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hmlove1218

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Way back in July, I made an experimental recipe. After an 8 week cure, I wasn't too impressed with it and didn't make it again. After several months (6-ish I believe), I noticed many of the bars were developing the first spots of DOS, so I passed the remaining bars out to family and told them to use them soon.

I actually forgot about this soap until I discovered one tiny sliver yesterday that had been stashed away in a box. I checked it over and there were no signs of DOS anywhere on it, so I said what the heck and tried it out.. OH MY GOD!! It was absolutely beautiful! Rich, creamy, fluffy, lotiony lather galore!

Now I'm considering making a batch as a birthday present to myself for next year, but I don't want to battle with DOS and lose half of the batch.. I was hoping that perhaps some of the geniuses here could help me figure out why some bars developed DOS and critique the recipe to help keep it from reoccuring.

Avocado oil - 8 oz (25%)
Castor Oil - 2.24 oz (7%)
Coconut oil - 6.4 oz (20%)
Mango butter - 6.72 oz (21%)
Shea Butter - 6.72 oz (21%)
HO Sunflower oil - 1.92 oz (6%) (+vit e)

8.78 oz aloe juice
4.32 oz lye

This particular batch used aloe vera juice as the liquid, 19 ml pink grapefruit EO, 10 ml rosemary EO, colored with rose clay and AC
 
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IrishLass

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Hmmm... your superfat looks fine, and from the fatty acid profile on SoapCalc, I'm not seeing anything out of the ordinary that would contribute to DOS, such as a high linoleic or linolenic %.....

I know that shea and avocado have a certain amount of unsaponifiables in them, but unfortunately, I don't know much about them to know whether or not they would be a contributing factor to the occurrence of DOS. Hopefully someone else will be able to chime in on that.

Some other things to consider..... How were your soaps stored, and how high is the humidity level where you live? Also- how fresh were your oils/butters?

For what it's worth, either of the following added in small quantities to one's batch, have been shown to prevent DOS, according to Dr. Kevin Dunn:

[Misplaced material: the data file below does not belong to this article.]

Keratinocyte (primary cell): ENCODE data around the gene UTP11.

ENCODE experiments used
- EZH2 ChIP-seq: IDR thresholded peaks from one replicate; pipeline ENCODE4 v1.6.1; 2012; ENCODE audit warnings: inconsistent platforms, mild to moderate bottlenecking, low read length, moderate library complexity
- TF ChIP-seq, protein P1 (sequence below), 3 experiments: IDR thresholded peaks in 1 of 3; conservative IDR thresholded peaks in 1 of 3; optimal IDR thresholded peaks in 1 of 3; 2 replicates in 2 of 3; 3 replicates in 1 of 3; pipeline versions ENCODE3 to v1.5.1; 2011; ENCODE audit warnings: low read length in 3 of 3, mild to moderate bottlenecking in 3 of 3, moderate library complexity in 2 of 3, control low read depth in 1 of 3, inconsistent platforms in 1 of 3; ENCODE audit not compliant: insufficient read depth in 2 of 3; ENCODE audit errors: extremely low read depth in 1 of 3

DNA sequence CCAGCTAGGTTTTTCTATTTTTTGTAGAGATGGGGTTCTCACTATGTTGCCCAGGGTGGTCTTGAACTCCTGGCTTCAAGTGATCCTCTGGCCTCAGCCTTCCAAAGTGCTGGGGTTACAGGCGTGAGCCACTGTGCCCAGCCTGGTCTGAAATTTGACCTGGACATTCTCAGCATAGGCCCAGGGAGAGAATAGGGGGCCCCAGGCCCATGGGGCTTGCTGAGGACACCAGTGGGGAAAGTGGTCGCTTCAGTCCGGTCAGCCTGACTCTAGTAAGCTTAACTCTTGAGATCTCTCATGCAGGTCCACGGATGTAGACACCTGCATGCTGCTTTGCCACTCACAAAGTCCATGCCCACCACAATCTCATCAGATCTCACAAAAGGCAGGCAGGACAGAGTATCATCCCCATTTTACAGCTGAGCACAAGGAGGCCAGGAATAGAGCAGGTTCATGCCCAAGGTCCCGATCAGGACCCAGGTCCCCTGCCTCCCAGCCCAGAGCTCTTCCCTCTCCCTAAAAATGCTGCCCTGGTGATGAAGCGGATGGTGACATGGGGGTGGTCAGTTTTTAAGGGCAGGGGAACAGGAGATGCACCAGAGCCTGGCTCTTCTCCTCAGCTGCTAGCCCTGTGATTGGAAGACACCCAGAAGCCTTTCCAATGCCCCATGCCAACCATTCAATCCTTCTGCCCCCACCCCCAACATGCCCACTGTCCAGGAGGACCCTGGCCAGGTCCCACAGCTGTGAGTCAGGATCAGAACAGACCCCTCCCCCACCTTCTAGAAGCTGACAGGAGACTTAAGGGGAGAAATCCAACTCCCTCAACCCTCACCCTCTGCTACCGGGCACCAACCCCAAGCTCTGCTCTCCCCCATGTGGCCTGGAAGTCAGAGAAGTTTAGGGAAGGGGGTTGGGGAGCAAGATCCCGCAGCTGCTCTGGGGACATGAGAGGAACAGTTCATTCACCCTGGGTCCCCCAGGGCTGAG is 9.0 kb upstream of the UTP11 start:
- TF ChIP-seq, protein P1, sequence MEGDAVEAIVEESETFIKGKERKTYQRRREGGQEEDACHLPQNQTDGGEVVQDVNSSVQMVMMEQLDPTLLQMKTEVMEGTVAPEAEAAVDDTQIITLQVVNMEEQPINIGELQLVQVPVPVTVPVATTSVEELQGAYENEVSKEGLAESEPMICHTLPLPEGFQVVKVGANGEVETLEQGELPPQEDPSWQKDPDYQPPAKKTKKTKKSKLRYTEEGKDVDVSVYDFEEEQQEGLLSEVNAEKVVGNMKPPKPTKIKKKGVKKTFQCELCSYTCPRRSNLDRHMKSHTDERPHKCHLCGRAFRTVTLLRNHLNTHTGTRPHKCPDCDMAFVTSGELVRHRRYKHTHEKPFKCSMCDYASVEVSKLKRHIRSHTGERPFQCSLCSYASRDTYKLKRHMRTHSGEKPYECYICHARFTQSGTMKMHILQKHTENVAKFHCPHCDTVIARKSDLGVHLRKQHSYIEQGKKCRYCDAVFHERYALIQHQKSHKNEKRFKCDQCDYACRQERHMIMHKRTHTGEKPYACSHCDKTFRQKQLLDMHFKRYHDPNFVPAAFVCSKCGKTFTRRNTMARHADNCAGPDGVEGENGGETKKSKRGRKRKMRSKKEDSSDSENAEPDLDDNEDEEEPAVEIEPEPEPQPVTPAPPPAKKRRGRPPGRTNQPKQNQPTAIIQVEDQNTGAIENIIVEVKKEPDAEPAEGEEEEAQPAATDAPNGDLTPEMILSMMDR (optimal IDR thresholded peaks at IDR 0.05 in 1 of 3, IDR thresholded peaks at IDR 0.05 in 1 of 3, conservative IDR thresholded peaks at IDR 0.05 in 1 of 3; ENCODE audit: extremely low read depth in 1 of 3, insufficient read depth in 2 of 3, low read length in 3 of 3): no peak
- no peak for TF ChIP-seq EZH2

1) Tetrasodium EDTA

or

2) A combo of sodium citrate & BHT


IrishLass :)
 

Seawolfe

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Now would an antioxidant like ROE help in any way do you think?
For what it's worth, either of the following added in small quantities to one's batch, have been shown to prevent DOS, according to Dr. Kevin Dunn:

1) Tetrasodium EDTA

or

2) A combo of sodium citrate & BHT


IrishLass :)
 

DeeAnna

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Yes, it does.

ROE works pretty well by itself. EDTA works pretty well by itself.

ROE + EDTA works even better in combination according to Dunn's experiments, but not as well as BHT + citrate.

ROE + citrate didn't do well -- it didn't work any better than using no additives.
 

hmlove1218

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Some other things to consider..... How were your soaps stored, and how high is the humidity level where you live? Also- how fresh were your oils/butters?

Thanks IL! The batch was cured in the open air for the first 8 weeks before being boxed up for storage. Do you think perhaps it was too soon for this particular recipe? Maybe leaving it in the open air longer will cut down on the chance of DOS.




Now would an antioxidant like ROE help in any way do you think?

I have vitamin e added to my sunflower oil already, but I've read a few post (I think by DeeAnna) that mentioned that ROE worked better. I may need to order some and test them out.


Yes, it does.

ROE works pretty well by itself. EDTA works pretty well by itself.

ROE + EDTA works even better in combination according to Dunn's experiments, but not as well as BHT + citrate.

ROE + citrate didn't do well -- it didn't work any better than using no additives.
Thanks DeeAnna! I hadn't seen any of this before. I don't have any of those but I will probably look into ordering some ROE.

Or do you think adding some citric acid to my lye water and accounting for it by increasing my lye would help? I don't have any BHT, but I could probably order it if needed.
 

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